P.O. Box 12068, State Capitol
Austin, Texas 78711
Tel. (512) 463-0112
FOR IMMEDIATE RELEASE
April 16, 2007
When I was a sixth-grade teacher, I always loved when my students came back to my classroom from PE because they were alert and ready to learn.
Teachers know what happens when students are stuck behind a desk all day. They get restless. Their minds aren't focused on learning. Most importantly, it's downright unhealthy.
Teaching our students about nutrition. Ensuring they get daily exercise. These used to be bedrocks of public education -- as fundamental as reading, writing & arithmetic.
Students today lead a very different lifestyle than prior generations. Many spend more time on computers than they do playing outside. They have access to unhealthy food. And if trends continue, an entire generation of young people will live shorter lives than their parents.
More than a third of Texas students are overweight, putting them at higher risk for numerous chronic diseases, including heart disease. We are seeing in adolescents the type of diabetes that used to only show up in middle age. And if obesity trends continue, the costs for healthcare and productivity losses could reach anywhere between $26 and $40 billion by 2040, almost four times the costs today.
For 8 hours every weekday, the State of Texas is responsible for 4.5 million young Texans in our public school system. We must protect their health while they are in our care.
Earlier this session I filed SB 530, which returns to the school day a strong focus on basic health and exercise. I am proud to have 23 joint authors who helped this legislation pass the Texas Senate in early April.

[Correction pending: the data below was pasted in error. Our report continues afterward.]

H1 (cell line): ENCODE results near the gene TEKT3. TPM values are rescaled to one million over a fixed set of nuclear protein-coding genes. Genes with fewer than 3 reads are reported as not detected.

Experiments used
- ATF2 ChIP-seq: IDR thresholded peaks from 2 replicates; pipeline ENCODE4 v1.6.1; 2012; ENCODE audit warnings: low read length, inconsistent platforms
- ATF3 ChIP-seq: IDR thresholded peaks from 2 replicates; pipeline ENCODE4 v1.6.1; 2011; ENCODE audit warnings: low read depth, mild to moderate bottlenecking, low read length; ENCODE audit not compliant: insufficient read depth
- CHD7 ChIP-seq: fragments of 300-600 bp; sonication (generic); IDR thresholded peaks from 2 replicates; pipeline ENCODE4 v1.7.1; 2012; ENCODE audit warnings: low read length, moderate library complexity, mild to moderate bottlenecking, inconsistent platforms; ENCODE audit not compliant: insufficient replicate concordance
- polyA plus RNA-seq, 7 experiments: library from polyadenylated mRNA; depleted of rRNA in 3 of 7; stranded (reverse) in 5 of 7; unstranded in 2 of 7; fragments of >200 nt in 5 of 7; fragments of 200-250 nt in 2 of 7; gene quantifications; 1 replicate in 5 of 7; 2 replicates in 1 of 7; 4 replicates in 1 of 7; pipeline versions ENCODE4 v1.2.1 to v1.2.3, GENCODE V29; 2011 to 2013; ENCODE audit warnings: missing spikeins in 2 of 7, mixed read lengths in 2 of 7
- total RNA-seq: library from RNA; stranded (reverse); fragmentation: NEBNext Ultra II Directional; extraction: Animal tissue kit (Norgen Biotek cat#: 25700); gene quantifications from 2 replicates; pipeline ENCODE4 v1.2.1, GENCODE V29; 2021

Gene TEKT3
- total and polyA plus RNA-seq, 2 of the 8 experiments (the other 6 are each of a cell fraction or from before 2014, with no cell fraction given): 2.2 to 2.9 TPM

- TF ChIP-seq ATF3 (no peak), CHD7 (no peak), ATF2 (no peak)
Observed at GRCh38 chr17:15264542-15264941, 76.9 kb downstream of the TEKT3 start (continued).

SB 530 requires that our elementary and middle school students receive daily exercise, allowing flexibility to schools with block scheduling. It requires students in all grades to undergo fitness assessments once a year, starting with the 07-08 school year.
A summary of results from those assessments will be sent to the Texas Education Agency, omitting individual student or teacher names to protect confidentiality. And the results will allow our Commissioner of Education to measure the relationship between the health of our students and their academic performance, attendance, disciplinary problems, and other issues.
The Commissioner will report the findings of her analysis each year on September 1, giving us a true picture of the health of our students. We need a better understanding of why so many of our students are struggling with basic health.
This is the fourth session in a row I have filed legislation to improve the health of students in Texas. Each session, there has been resistance. In 2001, I introduced Senate Bill 19 requiring daily exercise for students K-12. To get it passed, we had to limit it to elementary schools. In 2003, we filed SB 1357 requiring schools to compile a report making information regarding their exercise and nutrition efforts public.
In 2005, I passed Senate Bill 42 expanding the daily physical exercise requirement to middle schools. It passed, but in the rulemaking process, it was watered down so much that, in effect, it was never implemented.
As a former teacher, I am sensitive to the demands on our schools. I am also sensitive who those who, like me, want to ensure that students receive a well-rounded education that includes the basics as well as music and fine arts.
But what could possibly be more important to the success of our young people than their health? In education, there are fundamentals and there are electives. Our health is fundamental -- a lesson we must teach our students.